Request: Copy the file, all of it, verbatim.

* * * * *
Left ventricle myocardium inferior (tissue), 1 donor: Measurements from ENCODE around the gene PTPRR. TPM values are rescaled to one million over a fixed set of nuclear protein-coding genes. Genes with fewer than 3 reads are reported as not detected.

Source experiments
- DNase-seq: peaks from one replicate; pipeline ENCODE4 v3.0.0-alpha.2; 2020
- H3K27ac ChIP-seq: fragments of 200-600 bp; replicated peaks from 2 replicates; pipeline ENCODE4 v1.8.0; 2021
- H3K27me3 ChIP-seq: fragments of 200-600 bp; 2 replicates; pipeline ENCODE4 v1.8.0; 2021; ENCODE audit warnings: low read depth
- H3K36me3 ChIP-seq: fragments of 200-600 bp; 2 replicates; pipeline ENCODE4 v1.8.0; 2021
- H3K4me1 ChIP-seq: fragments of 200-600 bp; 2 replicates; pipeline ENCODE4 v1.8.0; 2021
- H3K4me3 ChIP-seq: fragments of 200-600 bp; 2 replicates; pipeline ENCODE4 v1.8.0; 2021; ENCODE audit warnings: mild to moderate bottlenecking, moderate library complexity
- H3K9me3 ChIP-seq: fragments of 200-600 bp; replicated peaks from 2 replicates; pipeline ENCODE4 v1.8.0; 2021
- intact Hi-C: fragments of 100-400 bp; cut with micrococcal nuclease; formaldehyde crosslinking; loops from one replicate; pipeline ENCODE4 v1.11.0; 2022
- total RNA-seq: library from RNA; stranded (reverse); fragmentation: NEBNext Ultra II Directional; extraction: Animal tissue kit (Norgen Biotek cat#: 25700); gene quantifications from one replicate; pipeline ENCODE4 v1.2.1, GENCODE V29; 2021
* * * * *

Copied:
Left ventricle myocardium inferior (tissue), 1 donor: Measurements from ENCODE around the gene PTPRR. TPM values are rescaled to one million over a fixed set of nuclear protein-coding genes. Genes with fewer than 3 reads are reported as not detected.

Source experiments
- DNase-seq: peaks from one replicate; pipeline ENCODE4 v3.0.0-alpha.2; 2020
- H3K27ac ChIP-seq: fragments of 200-600 bp; replicated peaks from 2 replicates; pipeline ENCODE4 v1.8.0; 2021
- H3K27me3 ChIP-seq: fragments of 200-600 bp; 2 replicates; pipeline ENCODE4 v1.8.0; 2021; ENCODE audit warnings: low read depth
- H3K36me3 ChIP-seq: fragments of 200-600 bp; 2 replicates; pipeline ENCODE4 v1.8.0; 2021
- H3K4me1 ChIP-seq: fragments of 200-600 bp; 2 replicates; pipeline ENCODE4 v1.8.0; 2021
- H3K4me3 ChIP-seq: fragments of 200-600 bp; 2 replicates; pipeline ENCODE4 v1.8.0; 2021; ENCODE audit warnings: mild to moderate bottlenecking, moderate library complexity
- H3K9me3 ChIP-seq: fragments of 200-600 bp; replicated peaks from 2 replicates; pipeline ENCODE4 v1.8.0; 2021
- intact Hi-C: fragments of 100-400 bp; cut with micrococcal nuclease; formaldehyde crosslinking; loops from one replicate; pipeline ENCODE4 v1.11.0; 2022
- total RNA-seq: library from RNA; stranded (reverse); fragmentation: NEBNext Ultra II Directional; extraction: Animal tissue kit (Norgen Biotek cat#: 25700); gene quantifications from one replicate; pipeline ENCODE4 v1.2.1, GENCODE V29; 2021